Podcast: Effectiveness and safety of devices designed to close femoral artery puncture sites

A major development in health care in recent decades has been the ability of doctors to access difficult to reach parts of a patient’s body through their blood vessels. These endovascular procedures require access to the inside of an artery and need to finish by closing the hole that was created to enter the artery. The lead author of a new Cochrane Review in March 2016, Lindsay Robertson, from Freeman Hospital in Newcastle upon Tyne in the UK tells us about the evidence for one of the ways to do this.

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John: A major development in health care in recent decades has been the ability of doctors to access difficult to reach parts of a patient’s body through their blood vessels. These endovascular procedures require access to the inside of an artery and need to finish by closing the hole that was created to enter the artery. The lead author of a new Cochrane Review in March 2016, Lindsay Robertson, from Freeman Hospital in Newcastle upon Tyne in the UK tells us about the evidence for one of the ways to do this.

Lindsay: When we do an endovascular procedure, we make a small hole in the artery at the groin, and a catheter is guided through the patient’s blood vessels until it reaches the site of interest. When the procedure is complete, we need to close the hole in the artery and stop any bleeding. This is called haemostasis, and it can lead to complications, such as damage to the artery and worse, bleeding. Traditionally, the main method of closing the artery is compression, during which manual pressure or mechanical clamps are applied directly to the patient's groin for up to 30 minutes. This manual pressure can be painful and requires up to eight hours of bedrest. Pressure applied to the artery also affects the nearby vein and may cause blood clots leading to deep vein thrombosis. An alternative procedure is to use a vascular closure device which is designed to close the hole and stop bleeding. These were developed in the 1990s in an attempt to reduce the time to stop bleeding, to enable earlier walking after a procedure and to improve patient comfort. There are four main types of vascular closure devices, depending on the material used: collagen plugs, suture-based, disc-based and metal clips; but there is uncertainty about the effectiveness of vascular closure devices in reducing procedure time, length of stay or time to mobilisation, and little is known about whether they cause additional complications.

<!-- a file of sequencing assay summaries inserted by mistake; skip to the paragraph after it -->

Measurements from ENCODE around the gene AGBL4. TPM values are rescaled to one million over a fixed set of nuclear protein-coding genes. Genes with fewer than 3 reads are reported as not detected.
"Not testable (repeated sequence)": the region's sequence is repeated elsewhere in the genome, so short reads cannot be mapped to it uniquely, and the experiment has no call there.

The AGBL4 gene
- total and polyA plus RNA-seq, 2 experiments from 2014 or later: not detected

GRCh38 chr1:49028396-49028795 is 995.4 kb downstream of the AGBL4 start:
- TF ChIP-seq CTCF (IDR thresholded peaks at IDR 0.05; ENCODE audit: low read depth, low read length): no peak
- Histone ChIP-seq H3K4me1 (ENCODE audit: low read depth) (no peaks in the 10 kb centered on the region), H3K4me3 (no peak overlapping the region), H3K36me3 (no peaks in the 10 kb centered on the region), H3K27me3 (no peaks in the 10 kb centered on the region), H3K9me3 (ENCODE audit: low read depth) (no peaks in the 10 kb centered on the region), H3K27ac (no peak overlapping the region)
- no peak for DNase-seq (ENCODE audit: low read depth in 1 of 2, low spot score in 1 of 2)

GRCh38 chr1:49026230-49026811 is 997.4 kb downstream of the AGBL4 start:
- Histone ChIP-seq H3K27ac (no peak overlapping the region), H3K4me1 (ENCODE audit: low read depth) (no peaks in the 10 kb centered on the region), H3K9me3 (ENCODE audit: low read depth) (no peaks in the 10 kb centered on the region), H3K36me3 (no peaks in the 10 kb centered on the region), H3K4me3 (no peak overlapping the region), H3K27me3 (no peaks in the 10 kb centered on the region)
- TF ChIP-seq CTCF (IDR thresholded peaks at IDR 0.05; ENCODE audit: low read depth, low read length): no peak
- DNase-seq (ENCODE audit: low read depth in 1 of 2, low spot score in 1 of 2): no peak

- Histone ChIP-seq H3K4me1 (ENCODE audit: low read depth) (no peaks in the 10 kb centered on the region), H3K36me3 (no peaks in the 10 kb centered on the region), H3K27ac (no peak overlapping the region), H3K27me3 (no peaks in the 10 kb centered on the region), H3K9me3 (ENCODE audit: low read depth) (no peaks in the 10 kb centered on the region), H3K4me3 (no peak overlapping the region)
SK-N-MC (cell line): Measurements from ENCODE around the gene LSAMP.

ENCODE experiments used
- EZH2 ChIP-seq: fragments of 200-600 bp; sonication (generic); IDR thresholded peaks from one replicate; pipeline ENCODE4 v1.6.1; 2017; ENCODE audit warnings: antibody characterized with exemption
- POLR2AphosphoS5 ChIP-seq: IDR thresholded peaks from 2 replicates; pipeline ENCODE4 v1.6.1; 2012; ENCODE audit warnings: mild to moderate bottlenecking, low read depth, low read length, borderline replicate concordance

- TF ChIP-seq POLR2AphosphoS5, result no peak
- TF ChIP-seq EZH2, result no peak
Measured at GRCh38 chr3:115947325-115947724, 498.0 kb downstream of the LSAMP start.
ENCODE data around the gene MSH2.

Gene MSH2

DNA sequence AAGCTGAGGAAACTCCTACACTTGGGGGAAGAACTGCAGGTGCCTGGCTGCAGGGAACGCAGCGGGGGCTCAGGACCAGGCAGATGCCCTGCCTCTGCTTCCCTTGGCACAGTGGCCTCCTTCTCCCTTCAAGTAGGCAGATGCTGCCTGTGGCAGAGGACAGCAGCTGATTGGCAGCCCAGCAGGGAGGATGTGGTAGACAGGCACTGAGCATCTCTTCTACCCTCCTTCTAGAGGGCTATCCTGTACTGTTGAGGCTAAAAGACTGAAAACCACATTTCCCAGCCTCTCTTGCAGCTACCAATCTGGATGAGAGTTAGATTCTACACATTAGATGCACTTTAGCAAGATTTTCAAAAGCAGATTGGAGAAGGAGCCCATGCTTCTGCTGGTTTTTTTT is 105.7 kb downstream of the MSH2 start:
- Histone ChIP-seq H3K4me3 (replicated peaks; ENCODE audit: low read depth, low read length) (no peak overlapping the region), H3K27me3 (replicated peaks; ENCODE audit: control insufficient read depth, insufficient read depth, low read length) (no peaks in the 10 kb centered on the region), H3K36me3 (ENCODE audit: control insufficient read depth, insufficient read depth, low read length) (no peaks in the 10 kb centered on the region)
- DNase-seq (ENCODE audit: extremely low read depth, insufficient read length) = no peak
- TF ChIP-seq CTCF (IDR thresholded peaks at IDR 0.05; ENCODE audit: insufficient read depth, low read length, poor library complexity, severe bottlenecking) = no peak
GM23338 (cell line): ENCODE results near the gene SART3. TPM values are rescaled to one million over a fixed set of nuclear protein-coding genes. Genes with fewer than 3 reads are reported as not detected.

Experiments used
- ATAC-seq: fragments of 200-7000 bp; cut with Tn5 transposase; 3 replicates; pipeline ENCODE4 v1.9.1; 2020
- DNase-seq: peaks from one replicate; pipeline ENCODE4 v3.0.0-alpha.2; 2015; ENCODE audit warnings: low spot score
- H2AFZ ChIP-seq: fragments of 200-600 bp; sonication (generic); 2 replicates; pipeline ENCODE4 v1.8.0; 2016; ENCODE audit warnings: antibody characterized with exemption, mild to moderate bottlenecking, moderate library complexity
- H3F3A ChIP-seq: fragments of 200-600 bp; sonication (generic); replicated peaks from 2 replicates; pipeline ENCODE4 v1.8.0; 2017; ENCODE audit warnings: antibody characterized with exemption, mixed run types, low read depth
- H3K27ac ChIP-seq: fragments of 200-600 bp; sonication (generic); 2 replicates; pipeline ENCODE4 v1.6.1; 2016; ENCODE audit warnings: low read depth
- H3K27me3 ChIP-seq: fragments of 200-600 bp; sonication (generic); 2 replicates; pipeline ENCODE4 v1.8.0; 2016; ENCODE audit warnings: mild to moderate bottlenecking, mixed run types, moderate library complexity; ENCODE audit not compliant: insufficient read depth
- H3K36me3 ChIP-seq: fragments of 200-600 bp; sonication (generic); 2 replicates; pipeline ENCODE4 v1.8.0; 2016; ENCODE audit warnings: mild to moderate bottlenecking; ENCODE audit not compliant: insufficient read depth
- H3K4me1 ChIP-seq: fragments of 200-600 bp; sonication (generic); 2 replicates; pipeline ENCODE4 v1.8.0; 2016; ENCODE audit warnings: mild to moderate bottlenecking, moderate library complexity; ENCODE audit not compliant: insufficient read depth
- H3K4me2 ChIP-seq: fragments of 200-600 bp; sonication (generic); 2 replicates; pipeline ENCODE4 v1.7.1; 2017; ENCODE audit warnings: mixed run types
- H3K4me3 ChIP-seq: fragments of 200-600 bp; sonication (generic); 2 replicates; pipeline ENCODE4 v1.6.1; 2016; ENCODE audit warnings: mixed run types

Our review examined the effectiveness and safety of different types of vascular closure devices compared to one another and with traditional methods of manual compression, but shows that the current evidence base is not good enough to be sure about their effects. We assessed time to haemostasis and time to mobilisation, as well as safety outcomes: death and adverse events such as bleeding, arterial damage, infection and development of clots in the adjacent vein. We also measured the technical failure of vascular closure devices and the length of hospital stay associated with their use.
We found 52 randomised trials involving a total of nearly 20,000 patients. The studies compared different vascular closure devices with manual or mechanical compression or with one other, but they provided low-quality evidence for time to haemostasis and time to mobilisation. For the safety outcomes, we felt that the overall quality of evidence was moderate.
In summary, the studies were too different to be combined in a statistical analysis of vascular closure devices versus compression for time to haemostasis and time to mobilisation. For safety outcomes, there is no robust evidence that vascular closure devices reduce the number of serious puncture site complications, when compared with manual or mechanical compression. Furthermore, we found no difference in effectiveness or safety for one type of vascular closure device versus another, but few studies made these comparisons. This means that further good quality studies will be needed before the uncertainties are resolved and firm conclusions can be drawn.

John: If you would like to read more about the dozens of studies that are already in this review, and to watch for future updates as new research is done, log on to Cochrane Library dot com and run a search for 'vascular closure devices'.

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